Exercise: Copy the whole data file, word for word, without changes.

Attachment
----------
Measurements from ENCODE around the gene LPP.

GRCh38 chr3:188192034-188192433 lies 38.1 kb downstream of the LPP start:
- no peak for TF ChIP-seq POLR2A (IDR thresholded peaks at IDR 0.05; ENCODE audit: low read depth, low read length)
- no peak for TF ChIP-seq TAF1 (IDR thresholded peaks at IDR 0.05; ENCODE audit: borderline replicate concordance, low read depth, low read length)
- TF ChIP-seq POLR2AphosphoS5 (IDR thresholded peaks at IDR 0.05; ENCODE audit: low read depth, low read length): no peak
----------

Measurements from ENCODE around the gene LPP.

GRCh38 chr3:188192034-188192433 lies 38.1 kb downstream of the LPP start:
- no peak for TF ChIP-seq POLR2A (IDR thresholded peaks at IDR 0.05; ENCODE audit: low read depth, low read length)
- no peak for TF ChIP-seq TAF1 (IDR thresholded peaks at IDR 0.05; ENCODE audit: borderline replicate concordance, low read depth, low read length)
- TF ChIP-seq POLR2AphosphoS5 (IDR thresholded peaks at IDR 0.05; ENCODE audit: low read depth, low read length): no peak